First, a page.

He says he sold mostly earrings in both gold and sterling silver that were priced at $400 and under. How many of them were gifts meant for moms on their dedicated day is unclear.
"Sales were good, but I'm not sure how much I can attribute to Mother's Day," he says.
He added that he didn't have any expectations about sales levels around the holiday. "The economy is still not great around here. I was sort of prepared for the worst. I guess it was surprising a bit that it was as good as it was," he says.
Gragg says he also sold pieces from bead line Reflections, though he sees interest in bead jewelry waning.
He recently spotted an advertisement for sterling silver-plated beads from a mint that produces and sells "collectibles," such as coins, dolls, sculptures and jewelry. "To me, that's the beginning of the end. That trend is on its way out," he says. "It's going to dilute the brand so much that nobody's going to sell any of them."
Mother's Day was "no great shakes," for Jill Garfinkle at Garfinkles Fine Jewelry in Highland Park, Ill., who says the holiday fell short of expectations.
"We had business but I don't think it was for Mother's Day," she says.
The one vendor that did perform well for Mother's Day was personalized jewelry designer Heather Moore.
"It wasn't terrible. I thought it would be better," Garfield says. "I don't know what to expect anymore."
"It was crazy," says Kelly Newton, owner of Newton's Jewelers in Fort Smith, Ark. "The last three weeks have been crazy, to be honest, just nuts."
Newton said he's had to add staff members, especially on weekends, to handle the volume of people coming into the store. While much of the traffic can be attributed to a spring bridal promotion, he says many also were shopping for mom.
Price points at the store ranged from $350 to a few thousand, Newton says, not including a Rolex sale. Many shoppers opted for white gold pieces, and cases for the jeweler's sterling silver lines, Alwand Vahan and Thistle & Bee, "were nearly emptied," he says.
Newton said a few mothers came in to select their own gifts, but the majority of shoppers were husbands and children. He said he believes this Mother's Day trumped last year's but notes that "May is always a big month for us."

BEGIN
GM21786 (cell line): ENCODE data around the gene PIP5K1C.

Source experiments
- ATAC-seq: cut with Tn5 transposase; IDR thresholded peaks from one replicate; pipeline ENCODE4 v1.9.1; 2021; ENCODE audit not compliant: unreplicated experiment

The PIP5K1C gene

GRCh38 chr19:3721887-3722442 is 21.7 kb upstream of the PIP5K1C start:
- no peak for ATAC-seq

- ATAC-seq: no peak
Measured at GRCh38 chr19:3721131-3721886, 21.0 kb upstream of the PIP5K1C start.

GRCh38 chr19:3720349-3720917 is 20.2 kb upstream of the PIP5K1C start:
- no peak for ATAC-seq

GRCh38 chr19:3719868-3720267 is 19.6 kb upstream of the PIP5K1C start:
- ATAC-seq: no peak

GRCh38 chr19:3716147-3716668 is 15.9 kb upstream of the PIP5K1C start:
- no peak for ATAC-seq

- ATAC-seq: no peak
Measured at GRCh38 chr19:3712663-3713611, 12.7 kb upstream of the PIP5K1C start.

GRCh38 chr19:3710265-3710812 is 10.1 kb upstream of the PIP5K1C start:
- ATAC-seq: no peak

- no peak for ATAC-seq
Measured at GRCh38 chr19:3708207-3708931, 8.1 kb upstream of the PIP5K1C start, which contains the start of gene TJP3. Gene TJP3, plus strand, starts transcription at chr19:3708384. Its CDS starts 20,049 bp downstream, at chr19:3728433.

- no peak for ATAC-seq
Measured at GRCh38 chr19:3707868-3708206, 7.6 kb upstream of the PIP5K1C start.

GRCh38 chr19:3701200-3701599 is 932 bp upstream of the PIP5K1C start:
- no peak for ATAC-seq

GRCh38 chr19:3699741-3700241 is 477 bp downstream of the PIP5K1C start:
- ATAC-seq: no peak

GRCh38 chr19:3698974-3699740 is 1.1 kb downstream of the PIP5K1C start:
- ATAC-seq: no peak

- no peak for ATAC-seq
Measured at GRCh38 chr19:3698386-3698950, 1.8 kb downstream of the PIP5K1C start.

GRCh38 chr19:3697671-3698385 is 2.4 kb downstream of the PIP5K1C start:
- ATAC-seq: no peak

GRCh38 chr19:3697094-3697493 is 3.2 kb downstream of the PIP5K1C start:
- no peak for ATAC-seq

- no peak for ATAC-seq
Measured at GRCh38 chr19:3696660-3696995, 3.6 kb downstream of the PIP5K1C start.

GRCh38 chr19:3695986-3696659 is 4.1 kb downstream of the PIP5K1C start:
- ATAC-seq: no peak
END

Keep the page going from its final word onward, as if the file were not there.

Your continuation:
Business was slow to pick up at Cunningham Jewelers in Tulsa, Okla., says owner Vicki Cunningham, but customers did begin filtering into the shop on Saturday.
"It wasn't as busy as it usually is," she says.
Cunningham carries Pandora beads, which she says were a major draw for husbands and children. A few pairs of diamond studs were purchased, as well as silver pieces and some white gold jewelry.
The average price point ranged between $100 and $150, Cunningham says, and less than $100 for Pandora beads.
Sales went "very well" at Hart Jewelers in Grants Pass, Ore., says owner Tom Hart, who said Saturday was the busiest day.
"We sold a little bit of everything," the jeweler says. "Diamond earrings, gemstone rings -- there was no one category that stood out."
Hart says the store had a successful diamond bracelet sale on Friday, and sold sterling silver pieces earlier in the week. When it comes to gold, he says customers generally pick white gold over yellow, but he caters to an older clientele, "so there were still customers preferring yellow gold."
With an average sale of $600, Hart says this Mother's Day is comparable to last year.
Cheryl Burchell, goldsmith and owner of Cheryl Burchell Goldsmiths in Coeur d'Alene, Idaho, says she "really didn't have a Mother’s Day this year" at her store, but offered insight on the lack of customers.
"We've created in this country a feeling that a traditional jewelry store that's here to service and take care of its customers is expensive," she said, "so everyone goes to department stores, the mall, T.J. Maxx, and they buy there. Even though I have the same earrings or diamond necklaces at affordable prices, the perception is that the traditional store costs more."
Burchell, whose store specializes in custom pieces, says many consumers in her area buy their jewelry at Costco or Kroger Co.-owner Fred Meyer Jewelers, which is located in one of the city's grocery stores.
"The guys are already there shopping, so they just stop at that jewelry store," she says.
Despite the slow weekend, Burchell says January and February were better than December, and Valentine's Day was successful. She says once customers come into her store, they see the difference between independent retailers and big-box chain stores.
"It's laid out nice, there's not a gazillion pieces sitting in a case; there's presentation to it," she says.
(Source: National Jeweler, 05/15/12)